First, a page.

Fallout of Snowden expose
Updated: 2013-07-13 08:25
By Fu Mengzi (China Daily)
Washington should abandon its surveillance program and take steps to strengthen cybersecurity cooperation with Beijing
Former CIA agent and National Security Agency operative Edward Snowden left Hong Kong about three weeks ago, but the world's attention is still on the man who exposed the US' global surveillance program. The flight of Snowden from Hong Kong to Moscow sparked a war of words between the US and China, with the US State Department warning that the incident could harm bilateral relations.
The possible fallout of the Snowden incident, however, is yet to be assessed. To do that, we have to focus on two aspects: PRISM, the program which Snowden exposed, and Hong Kong authorities' permission to Snowden to leave the city.
To begin with, the PRISM expos is likely to change the nature of China-US dialogue.
There is still no shortage of people in the US who believe the current China-US problem pertains neither to security nor strategy, but to cyber issues - Chinese cyberattacks against the US, to be precise. That is hardly surprising, because before Snowden exposed the surveillance program the US portrayed itself as a victim of cyberattacks, accusing the Chinese government and companies of hacking into American computers. The US ignored China's refutations, and even made cyberattacks a part of the agenda of the meeting between President Xi Jinping and his US counterpart Barack Obama in Sunnylands, California.
But "the Snowden evidence" has reversed the situation by establishing that China is a victim of cyberattacks. So now China should change its passive posture - which it maintained earlier in the wake of US accusations - and be confident enough to ask Washington to abandon its surveillance program and strengthen its cybersecurity cooperation with Beijing.
The Snowden incident also has marred the US' image across the world, especially in China. Chinese people have mixed feelings toward the US. On one hand, they detest America's past hostility toward China and hate its hegemonic attitude. On the other, many Chinese see the US as a country which believes in the principle that "all men are created equal"and "personal freedom is not to be violated".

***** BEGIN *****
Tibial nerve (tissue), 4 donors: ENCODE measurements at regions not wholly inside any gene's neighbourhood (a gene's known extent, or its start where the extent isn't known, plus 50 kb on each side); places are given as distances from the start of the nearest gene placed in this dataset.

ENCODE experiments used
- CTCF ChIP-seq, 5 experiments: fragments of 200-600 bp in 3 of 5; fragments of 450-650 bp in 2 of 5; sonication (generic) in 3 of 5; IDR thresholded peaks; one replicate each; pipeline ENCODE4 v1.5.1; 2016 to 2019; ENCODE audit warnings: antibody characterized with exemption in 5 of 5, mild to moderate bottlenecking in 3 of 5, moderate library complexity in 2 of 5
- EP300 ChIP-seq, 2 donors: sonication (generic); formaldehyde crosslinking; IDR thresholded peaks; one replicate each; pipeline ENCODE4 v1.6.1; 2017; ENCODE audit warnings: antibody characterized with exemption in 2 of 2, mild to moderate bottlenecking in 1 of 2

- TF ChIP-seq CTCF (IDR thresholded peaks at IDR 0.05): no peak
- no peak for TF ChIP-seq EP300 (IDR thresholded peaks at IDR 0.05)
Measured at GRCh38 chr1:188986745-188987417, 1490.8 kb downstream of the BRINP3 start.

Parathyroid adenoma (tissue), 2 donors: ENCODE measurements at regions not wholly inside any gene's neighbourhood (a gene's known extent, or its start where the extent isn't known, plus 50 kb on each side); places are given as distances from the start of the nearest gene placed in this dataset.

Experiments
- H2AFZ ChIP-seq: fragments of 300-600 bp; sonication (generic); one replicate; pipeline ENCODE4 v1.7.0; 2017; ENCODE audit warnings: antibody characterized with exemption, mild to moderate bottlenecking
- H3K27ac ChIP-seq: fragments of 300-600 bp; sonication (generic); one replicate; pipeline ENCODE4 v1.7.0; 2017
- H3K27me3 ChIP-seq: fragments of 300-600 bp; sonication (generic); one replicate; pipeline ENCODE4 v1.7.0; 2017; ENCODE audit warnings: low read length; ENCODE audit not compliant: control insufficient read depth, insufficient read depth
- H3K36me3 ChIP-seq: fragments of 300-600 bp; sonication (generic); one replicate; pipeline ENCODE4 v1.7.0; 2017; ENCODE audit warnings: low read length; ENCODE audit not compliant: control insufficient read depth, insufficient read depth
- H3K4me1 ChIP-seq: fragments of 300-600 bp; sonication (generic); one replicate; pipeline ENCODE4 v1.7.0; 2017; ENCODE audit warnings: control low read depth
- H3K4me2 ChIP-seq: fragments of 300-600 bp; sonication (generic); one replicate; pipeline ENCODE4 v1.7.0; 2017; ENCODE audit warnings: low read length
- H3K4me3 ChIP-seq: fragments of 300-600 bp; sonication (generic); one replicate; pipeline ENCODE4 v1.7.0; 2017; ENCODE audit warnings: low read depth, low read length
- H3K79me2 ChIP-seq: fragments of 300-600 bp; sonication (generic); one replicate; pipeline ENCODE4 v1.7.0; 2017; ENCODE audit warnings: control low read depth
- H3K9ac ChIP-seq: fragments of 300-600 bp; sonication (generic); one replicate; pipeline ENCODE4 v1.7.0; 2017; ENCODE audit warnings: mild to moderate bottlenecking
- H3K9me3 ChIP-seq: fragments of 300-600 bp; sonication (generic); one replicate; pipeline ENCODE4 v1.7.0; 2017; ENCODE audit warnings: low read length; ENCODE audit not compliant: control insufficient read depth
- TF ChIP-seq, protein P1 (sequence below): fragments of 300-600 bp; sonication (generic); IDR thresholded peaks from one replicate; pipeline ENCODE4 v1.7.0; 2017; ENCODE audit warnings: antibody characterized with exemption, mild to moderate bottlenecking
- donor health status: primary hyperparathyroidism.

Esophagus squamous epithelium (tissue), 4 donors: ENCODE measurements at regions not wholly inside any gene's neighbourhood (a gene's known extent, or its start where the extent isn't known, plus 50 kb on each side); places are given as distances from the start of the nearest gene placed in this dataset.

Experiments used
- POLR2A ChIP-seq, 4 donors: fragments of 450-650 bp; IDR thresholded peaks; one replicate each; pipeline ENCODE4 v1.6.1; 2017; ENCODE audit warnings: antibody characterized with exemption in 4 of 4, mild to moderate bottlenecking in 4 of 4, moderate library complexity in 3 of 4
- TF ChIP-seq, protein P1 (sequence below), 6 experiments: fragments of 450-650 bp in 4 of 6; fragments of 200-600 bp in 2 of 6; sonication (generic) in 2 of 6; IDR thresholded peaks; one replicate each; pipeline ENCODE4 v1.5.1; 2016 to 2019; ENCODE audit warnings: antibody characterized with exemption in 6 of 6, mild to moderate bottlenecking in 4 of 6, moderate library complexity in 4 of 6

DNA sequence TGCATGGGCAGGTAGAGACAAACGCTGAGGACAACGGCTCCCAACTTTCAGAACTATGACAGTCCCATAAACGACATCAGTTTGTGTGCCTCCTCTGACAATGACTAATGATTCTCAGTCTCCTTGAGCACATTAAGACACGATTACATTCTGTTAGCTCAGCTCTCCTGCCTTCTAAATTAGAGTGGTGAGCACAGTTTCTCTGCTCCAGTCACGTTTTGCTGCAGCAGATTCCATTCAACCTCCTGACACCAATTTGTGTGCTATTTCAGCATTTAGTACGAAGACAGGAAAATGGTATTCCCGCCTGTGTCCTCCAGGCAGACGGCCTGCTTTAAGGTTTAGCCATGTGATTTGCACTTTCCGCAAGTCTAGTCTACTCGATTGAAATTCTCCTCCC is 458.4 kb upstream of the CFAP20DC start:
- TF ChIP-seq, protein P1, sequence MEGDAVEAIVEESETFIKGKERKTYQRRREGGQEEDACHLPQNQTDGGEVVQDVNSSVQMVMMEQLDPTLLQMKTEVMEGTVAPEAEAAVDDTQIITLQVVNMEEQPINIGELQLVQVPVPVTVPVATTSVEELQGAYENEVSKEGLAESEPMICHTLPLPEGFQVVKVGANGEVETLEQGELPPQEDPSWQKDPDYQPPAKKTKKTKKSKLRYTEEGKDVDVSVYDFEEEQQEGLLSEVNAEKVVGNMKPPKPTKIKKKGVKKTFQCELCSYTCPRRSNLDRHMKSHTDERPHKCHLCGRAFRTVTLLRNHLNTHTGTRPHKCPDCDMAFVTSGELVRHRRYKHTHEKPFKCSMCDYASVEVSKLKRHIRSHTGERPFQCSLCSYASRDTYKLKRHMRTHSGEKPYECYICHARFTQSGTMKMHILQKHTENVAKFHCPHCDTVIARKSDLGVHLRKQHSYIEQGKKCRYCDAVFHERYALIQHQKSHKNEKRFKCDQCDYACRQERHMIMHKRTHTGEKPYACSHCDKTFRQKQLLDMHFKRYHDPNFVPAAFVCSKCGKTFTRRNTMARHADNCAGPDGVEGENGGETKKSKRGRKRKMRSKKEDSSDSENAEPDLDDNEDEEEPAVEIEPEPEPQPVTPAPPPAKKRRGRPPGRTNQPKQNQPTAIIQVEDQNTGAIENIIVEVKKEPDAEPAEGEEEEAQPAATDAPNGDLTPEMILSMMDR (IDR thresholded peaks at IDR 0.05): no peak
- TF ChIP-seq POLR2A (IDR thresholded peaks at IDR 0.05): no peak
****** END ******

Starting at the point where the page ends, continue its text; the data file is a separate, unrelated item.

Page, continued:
Not surprisingly, the US government has used this principle to occupy a high moral ground in international relations. But the disclosure of a deep-rooted, extensive mass surveillance program has exposed American hypocrisy. The US never had - and will never have - the right to demand that other countries obey or endorse its domestic laws.
The US, along with the rest of world, will now have to adapt to the changed situation. That the US has been spying on China is neither surprising nor strange. What is baffling, though, is that it has also been snooping into the internal affairs of its allies such as European countries and Japan. How could US allies not feel wronged?
Talking about the second aspect, the Hong Kong authorities allowed Snowden to leave for Moscow because the US State Department failed to provide them with enough evidence to justify his further detention. This issue will indeed have a major impact on China-US relations, but at this point of time it is difficult to say whether it will be negative or positive.
First, we have to remember that the central government allowed the Hong Kong SAR government to handle the incident on its own. Of course, the US will always suspect that Hong Kong followed Beijing's orders to allow Snowden to flee Hong Kong. But as two major powers, the US and China can always discuss this issue (as well as other issues) across the table. The question is: Will the US agree to do so?
The US should understand that Snowden's departure from Hong Kong avoided a negotiation that in all likelihood would not have ended in an amicable agreement and could have harmed bilateral relations.
Second, Washington has cited security reasons for preventing Chinese information and communication technology solutions providers Huawei and ZTE from investing further in the US. But eight big US companies, including Cisco, IBM, Google, Qualcomm, Intel, Apple, Oracle and Microsoft, "hold key Chinese sectors such as government, customs, post, finance, railway, civil aviation, medical service, military and police, maintain close contacts with the US government and military and as such there is zero threshold for the US intelligence to obtain information through their equipment, software and networks".
With their products playing a dominating role in key information infrastructure, these US companies can actually create havoc in China. So after Snowden's expos, the Chinese have the right to demand a thorough investigation into the matter.
Third, the Snowden incident may have cast a shadow over China-US ties, but it could also help Washington realize that, despite attaching great importance to bilateral relations, Beijing will never compromise on its principles or interests. So irrespective of whether China and the US agree or disagree, neither side should hold bilateral ties hostage to win a negotiation. Only with this understanding can bilateral relations develop soundly. That's why coming clean on the PRISM program will help the US to secure its ties not only with China but also with the rest of the world.
At the same time, it is also important not to exaggerate the impact of the Snowden incident on China-US ties, because the relaxed statements of Obama and US Defense Secretary Chuck Hagel suggest that overall bilateral relations will not suffer.
The author is vice-president of the China Institutes of Contemporary International Relations. www.chinausfocus.com
(China Daily 07/13/2013 page5)